btw, you mentioned disk reads and i know just enough about hard drives and ram etc. to make me dangerous. this may be a little off topic but should i be concerned about optimizing my hardware in any way to better accommodate db work? i have a 5 yr old g780 lenovo laptop with a terrabyte hd, 4g ram and a dual core intel processor rated at 2020m up to 2.4hz whatever that means running windows 10 and msaccess 2016 off a 365 home subscription from ms.

well, i should be getting supper ready and should have had the spaghetti sauce simmering since 6am, but 4 hours ought to do well enough before giamber comes trotting in with a loaf of italian bread :)

Jul 16 '18 #12

P: 47
hi twinnyfo

right back at ya! couldnt ask for a more funly group of midnight poker players.

Jul 16 '18 #13

Expert Mod 5K+
P: 5,285
I'll PM you a little boilerplate that has a few links here and there for some tutorials, reference materials, etc...
Check your Bytes.com Inbox
Jul 16 '18 #14

Expert Mod 15k+
P: 31,164
should i be concerned about optimizing my hardware in any way to better accommodate db work?
No. You should be concerned only to understand what's going on better so that whatever hardware you have isn't wasted unnecessarily.

Frankly, databases are so clever and forgiving with modern hardware, that you won't even notice most improvements until you start dealing with large amounts of data. Of course, the more the size and requirements grow, the more important will be the understanding. Get in there now and don't get caught out when you get asked to work with grown-up databases.

You won't be surprised to learn that I bought that book on the recommendation of Rabbit. I've never regretted it.
Jul 17 '18 #15

P: 47
hi zmbd

well, its 7am and giamber is getting ready for work, slurping his espresso slushy and grousing because he has to bring home the bacon and i get to lie around all day. so ok ill fix him some oatmeal and fruit and yogurt and juice and toast the rest of last nights bread, pat his butt and send him on his way.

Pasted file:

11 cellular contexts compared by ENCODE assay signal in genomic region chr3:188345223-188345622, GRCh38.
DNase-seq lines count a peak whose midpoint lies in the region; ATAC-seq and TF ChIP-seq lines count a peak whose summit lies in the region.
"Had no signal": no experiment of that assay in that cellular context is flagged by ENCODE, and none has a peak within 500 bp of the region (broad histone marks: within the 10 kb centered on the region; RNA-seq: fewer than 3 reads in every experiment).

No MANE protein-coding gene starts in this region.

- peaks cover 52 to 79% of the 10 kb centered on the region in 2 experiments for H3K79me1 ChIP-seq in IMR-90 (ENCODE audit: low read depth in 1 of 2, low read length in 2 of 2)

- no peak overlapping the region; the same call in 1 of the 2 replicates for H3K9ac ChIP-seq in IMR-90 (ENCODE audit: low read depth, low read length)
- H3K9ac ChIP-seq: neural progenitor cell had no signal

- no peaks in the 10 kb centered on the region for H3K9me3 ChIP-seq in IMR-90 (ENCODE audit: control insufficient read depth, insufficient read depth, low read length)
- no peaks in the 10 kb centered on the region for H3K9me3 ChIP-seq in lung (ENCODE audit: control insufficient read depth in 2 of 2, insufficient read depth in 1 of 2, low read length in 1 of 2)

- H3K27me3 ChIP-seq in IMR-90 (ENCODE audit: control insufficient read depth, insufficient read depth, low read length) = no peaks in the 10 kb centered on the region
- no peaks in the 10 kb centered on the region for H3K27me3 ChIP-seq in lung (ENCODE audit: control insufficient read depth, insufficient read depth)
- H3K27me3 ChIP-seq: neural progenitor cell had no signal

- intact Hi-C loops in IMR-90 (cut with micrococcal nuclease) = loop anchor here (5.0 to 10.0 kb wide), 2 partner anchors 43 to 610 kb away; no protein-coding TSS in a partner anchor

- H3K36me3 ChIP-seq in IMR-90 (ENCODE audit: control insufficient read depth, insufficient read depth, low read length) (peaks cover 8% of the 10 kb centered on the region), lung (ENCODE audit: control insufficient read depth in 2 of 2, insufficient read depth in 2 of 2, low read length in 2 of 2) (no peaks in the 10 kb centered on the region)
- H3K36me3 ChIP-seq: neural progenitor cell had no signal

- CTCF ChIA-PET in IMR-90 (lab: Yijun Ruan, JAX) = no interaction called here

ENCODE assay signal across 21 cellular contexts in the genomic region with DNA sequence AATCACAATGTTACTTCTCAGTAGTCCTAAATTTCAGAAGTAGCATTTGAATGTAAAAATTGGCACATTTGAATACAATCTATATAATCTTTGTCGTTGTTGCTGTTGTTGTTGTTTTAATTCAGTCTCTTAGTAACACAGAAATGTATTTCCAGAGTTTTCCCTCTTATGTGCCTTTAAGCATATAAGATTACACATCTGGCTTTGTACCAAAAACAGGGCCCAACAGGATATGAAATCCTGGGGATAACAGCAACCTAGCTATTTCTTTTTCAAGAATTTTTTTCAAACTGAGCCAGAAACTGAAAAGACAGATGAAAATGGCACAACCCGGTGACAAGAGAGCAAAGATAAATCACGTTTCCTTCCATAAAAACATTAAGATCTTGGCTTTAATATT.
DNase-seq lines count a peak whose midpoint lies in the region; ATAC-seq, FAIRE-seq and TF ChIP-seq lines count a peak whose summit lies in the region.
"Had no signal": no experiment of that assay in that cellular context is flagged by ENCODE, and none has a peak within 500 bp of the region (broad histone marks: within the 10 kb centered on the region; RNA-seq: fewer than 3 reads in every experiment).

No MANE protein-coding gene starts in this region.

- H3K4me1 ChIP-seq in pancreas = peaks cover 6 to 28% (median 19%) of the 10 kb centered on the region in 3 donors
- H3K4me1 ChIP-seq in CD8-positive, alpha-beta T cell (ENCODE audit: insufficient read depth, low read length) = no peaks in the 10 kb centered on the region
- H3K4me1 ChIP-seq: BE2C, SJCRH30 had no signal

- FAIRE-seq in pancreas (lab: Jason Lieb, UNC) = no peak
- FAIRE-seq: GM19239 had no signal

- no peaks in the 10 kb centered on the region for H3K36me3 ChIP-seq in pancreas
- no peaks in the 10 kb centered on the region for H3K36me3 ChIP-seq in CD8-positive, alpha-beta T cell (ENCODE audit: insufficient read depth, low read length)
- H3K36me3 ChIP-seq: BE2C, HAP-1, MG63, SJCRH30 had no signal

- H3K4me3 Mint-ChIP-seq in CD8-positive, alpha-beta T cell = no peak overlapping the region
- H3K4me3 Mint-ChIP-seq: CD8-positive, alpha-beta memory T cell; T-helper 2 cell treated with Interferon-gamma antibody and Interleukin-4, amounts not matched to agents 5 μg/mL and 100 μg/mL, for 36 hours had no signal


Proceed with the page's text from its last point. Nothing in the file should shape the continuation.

so yes today im headed for the links. not golf mind you but all those articles and references you sent me. whooooooeeeee! is this <ALL> i have to do to get started <rotfl>? i can see that i wont be reading another magazine or newspaper for the next, oh say, 2 centuries. i figure just opening them up will take half a day haha. my plan is to open them all up and just run through them to get a taste and then go back, pick out some and really start to munch on them.

you know, in the ads, ms makes it sound like all you need to do is pop a bonbon into your mouth, do your nails and click your mouse a few times and presto whizzo theres a database! no sweat msaccess does it all for you. well ms, i can give you a country girl earful about that.

seriously, thank you so much for taking the time to do this. you all are so good. also, for the posting guidelines. i should have looked them up before even my first post but im new to forums so ill plead dumb noobie on this one. i downloaded all the links you provided except i got a 404 3 times on
Fundamentals of Relational Database Design.

oh btw, didnt know i had a mailbox too. this forum thinks of everything.

so, let me get started. be prepared for a few questions im sure :)

hab a good 'un!
Jul 17 '18 #16

P: 47
hi neopa

oh good because while i can change a flat tire id probably fry the motherboard swapping a hard drive. and "grown-up databases" you say? mine are still wiggling their baby toes heehee. later

Jul 17 '18 #17

Expert Mod 2.5K+
P: 2,780
Hi Molly (and others who can benefit from this offering),

I am sharing with you what, perhaps, has been the most useful set of Procedures in my possession.

Have you ever been working on a Database Project (and it keeps growing and expanding and getting larger and larger) and things change over time and you redefine queries or change certain attributes or this or that or other? Well, let's say you have a particular Query that is referenced throughout your project--and then you change the name of the Query or redefine it (out of necessity or improvements [or stupidity]) and now a bunch of your stuff doesn't work becuase you were a moron!!!!

How on earth are you gonig to find all the references to that one query when your DB has hundreds of objects in it?

Simple--search your project. The following procedures can search your TableDefs, QueryDefs, Reports, Forms and Modules (separately) or you can search the entire project for whatever you want!!!

I do not claim ownership of this code, I am certain I got it somewhere here on Bytes and I've made a few minor tweaks to serve my needs, but it has been very useful as I continue to expand my DB.

Create a stand alone module and name it modSearchProject. You can run any of these procedures from your Immediate Window:

Expand|Select|Wrap|Line Numbers
  1. Option Compare Database
  2. Option Explicit
  4. Public Sub SearchTableDefs(strSearch As String)
  5. On Error GoTo EH
  6.     Dim tdf         As DAO.TableDef
  7.     Dim fld         As DAO.Field
  8.     Dim prp         As DAO.Property
  9.     Dim intColumns  As Integer
  10.     Dim intFields   As Integer
  11.     Dim strSource   As String
  12.     Dim strTDFList  As String
  13.     Dim strMsg      As String
  15.     strTDFList = vbNullString
  16.     For Each tdf In CurrentDb.TableDefs
  17.         intColumns = tdf.Fields.Count - 1
  18.         For intFields = 0 To intColumns